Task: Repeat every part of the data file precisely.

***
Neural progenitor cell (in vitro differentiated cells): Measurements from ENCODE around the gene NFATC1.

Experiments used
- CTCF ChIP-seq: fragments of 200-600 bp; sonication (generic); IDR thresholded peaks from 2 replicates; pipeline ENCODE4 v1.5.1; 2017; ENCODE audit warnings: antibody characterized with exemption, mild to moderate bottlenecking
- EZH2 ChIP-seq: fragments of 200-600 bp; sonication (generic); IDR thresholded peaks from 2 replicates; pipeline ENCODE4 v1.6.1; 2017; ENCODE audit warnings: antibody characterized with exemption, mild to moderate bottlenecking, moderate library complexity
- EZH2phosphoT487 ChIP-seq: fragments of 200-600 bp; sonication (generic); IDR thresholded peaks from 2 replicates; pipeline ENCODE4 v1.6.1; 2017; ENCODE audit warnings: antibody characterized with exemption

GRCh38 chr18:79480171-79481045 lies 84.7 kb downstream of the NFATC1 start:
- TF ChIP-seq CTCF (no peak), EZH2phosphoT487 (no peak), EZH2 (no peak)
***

Neural progenitor cell (in vitro differentiated cells): Measurements from ENCODE around the gene NFATC1.

Experiments used
- CTCF ChIP-seq: fragments of 200-600 bp; sonication (generic); IDR thresholded peaks from 2 replicates; pipeline ENCODE4 v1.5.1; 2017; ENCODE audit warnings: antibody characterized with exemption, mild to moderate bottlenecking
- EZH2 ChIP-seq: fragments of 200-600 bp; sonication (generic); IDR thresholded peaks from 2 replicates; pipeline ENCODE4 v1.6.1; 2017; ENCODE audit warnings: antibody characterized with exemption, mild to moderate bottlenecking, moderate library complexity
- EZH2phosphoT487 ChIP-seq: fragments of 200-600 bp; sonication (generic); IDR thresholded peaks from 2 replicates; pipeline ENCODE4 v1.6.1; 2017; ENCODE audit warnings: antibody characterized with exemption

GRCh38 chr18:79480171-79481045 lies 84.7 kb downstream of the NFATC1 start:
- TF ChIP-seq CTCF (no peak), EZH2phosphoT487 (no peak), EZH2 (no peak)